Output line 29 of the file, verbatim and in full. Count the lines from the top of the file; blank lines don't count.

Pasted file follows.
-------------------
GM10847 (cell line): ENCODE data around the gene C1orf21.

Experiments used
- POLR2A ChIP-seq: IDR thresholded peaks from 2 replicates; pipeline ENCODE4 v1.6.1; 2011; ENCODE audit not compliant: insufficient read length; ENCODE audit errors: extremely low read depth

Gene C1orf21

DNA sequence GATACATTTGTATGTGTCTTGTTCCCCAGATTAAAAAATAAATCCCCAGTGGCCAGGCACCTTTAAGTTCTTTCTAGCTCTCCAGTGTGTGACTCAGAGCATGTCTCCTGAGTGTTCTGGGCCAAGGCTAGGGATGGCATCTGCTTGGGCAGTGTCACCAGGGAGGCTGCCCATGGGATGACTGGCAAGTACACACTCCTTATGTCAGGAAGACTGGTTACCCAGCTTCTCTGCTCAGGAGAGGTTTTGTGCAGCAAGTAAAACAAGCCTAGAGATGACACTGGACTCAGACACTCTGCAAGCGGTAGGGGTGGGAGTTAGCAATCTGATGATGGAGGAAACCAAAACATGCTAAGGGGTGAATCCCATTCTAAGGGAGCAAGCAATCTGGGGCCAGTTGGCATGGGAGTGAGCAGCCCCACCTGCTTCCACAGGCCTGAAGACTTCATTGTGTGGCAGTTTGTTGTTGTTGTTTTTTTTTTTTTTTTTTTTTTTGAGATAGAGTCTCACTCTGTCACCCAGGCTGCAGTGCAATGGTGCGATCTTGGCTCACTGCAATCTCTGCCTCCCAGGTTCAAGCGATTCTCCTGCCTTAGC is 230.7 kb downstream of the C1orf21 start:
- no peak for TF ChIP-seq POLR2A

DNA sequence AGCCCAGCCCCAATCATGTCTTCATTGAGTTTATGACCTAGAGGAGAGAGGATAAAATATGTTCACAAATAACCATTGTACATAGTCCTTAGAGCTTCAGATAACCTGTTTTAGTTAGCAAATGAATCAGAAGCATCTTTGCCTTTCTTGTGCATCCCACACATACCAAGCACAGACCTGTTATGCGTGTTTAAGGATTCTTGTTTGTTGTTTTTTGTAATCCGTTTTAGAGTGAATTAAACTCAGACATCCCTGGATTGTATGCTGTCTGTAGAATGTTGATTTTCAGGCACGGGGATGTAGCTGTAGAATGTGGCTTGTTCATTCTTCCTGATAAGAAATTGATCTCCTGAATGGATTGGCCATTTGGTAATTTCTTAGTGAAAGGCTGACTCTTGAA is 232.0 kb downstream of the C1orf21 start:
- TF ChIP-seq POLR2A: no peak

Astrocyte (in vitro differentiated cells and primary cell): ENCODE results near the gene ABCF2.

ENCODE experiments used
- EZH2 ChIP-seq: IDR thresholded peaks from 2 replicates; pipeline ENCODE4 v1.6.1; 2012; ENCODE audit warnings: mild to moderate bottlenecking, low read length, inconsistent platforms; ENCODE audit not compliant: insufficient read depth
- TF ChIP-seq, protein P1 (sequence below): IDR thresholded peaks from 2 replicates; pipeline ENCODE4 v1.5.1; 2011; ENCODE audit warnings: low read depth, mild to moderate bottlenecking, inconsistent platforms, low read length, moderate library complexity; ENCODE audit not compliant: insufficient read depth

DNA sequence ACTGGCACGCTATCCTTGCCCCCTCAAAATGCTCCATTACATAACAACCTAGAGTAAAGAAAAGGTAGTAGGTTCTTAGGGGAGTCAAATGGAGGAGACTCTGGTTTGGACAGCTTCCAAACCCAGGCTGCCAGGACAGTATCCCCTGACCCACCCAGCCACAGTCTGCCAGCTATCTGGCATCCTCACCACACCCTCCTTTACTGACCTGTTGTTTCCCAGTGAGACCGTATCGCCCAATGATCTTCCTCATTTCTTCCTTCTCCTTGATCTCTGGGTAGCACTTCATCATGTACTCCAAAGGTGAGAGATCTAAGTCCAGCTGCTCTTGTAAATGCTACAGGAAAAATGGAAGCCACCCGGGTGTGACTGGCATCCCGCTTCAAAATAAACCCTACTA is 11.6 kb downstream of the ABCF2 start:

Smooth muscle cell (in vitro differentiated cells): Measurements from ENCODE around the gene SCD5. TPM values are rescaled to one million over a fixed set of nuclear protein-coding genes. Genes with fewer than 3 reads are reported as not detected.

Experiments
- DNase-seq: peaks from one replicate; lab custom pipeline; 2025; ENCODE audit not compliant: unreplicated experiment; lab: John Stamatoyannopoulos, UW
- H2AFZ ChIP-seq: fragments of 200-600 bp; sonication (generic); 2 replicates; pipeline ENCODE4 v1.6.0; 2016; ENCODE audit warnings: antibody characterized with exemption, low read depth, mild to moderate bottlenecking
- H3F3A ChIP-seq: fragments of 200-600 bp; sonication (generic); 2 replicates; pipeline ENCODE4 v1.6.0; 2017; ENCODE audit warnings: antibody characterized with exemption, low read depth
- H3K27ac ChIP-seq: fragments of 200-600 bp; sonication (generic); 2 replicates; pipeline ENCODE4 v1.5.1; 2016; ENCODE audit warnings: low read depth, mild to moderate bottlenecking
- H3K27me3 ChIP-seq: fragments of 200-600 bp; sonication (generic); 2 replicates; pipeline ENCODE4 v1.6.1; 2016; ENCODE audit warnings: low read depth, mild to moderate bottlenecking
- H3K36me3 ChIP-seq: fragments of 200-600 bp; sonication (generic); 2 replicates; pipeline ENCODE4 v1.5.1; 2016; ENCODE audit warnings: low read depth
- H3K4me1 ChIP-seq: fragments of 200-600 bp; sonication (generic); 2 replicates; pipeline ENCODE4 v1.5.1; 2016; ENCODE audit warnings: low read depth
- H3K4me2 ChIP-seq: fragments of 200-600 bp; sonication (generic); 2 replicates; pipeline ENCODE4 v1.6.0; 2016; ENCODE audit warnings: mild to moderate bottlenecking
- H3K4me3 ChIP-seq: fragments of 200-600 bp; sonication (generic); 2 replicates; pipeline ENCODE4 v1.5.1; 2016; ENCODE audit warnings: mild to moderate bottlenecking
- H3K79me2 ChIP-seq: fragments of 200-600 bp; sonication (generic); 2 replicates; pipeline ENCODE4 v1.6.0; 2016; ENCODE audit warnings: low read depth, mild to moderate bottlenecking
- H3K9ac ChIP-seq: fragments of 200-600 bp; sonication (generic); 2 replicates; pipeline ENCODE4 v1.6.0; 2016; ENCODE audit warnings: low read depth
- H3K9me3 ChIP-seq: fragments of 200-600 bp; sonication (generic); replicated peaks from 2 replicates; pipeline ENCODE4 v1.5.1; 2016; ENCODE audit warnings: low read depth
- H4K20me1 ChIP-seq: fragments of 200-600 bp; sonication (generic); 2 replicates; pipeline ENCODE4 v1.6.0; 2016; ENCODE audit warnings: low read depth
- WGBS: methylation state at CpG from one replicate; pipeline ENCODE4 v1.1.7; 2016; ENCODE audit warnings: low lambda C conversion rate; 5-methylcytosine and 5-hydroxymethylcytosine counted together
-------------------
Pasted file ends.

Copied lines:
- WGBS: methylation state at CpG from one replicate; pipeline ENCODE4 v1.1.7; 2016; ENCODE audit warnings: low lambda C conversion rate; 5-methylcytosine and 5-hydroxymethylcytosine counted together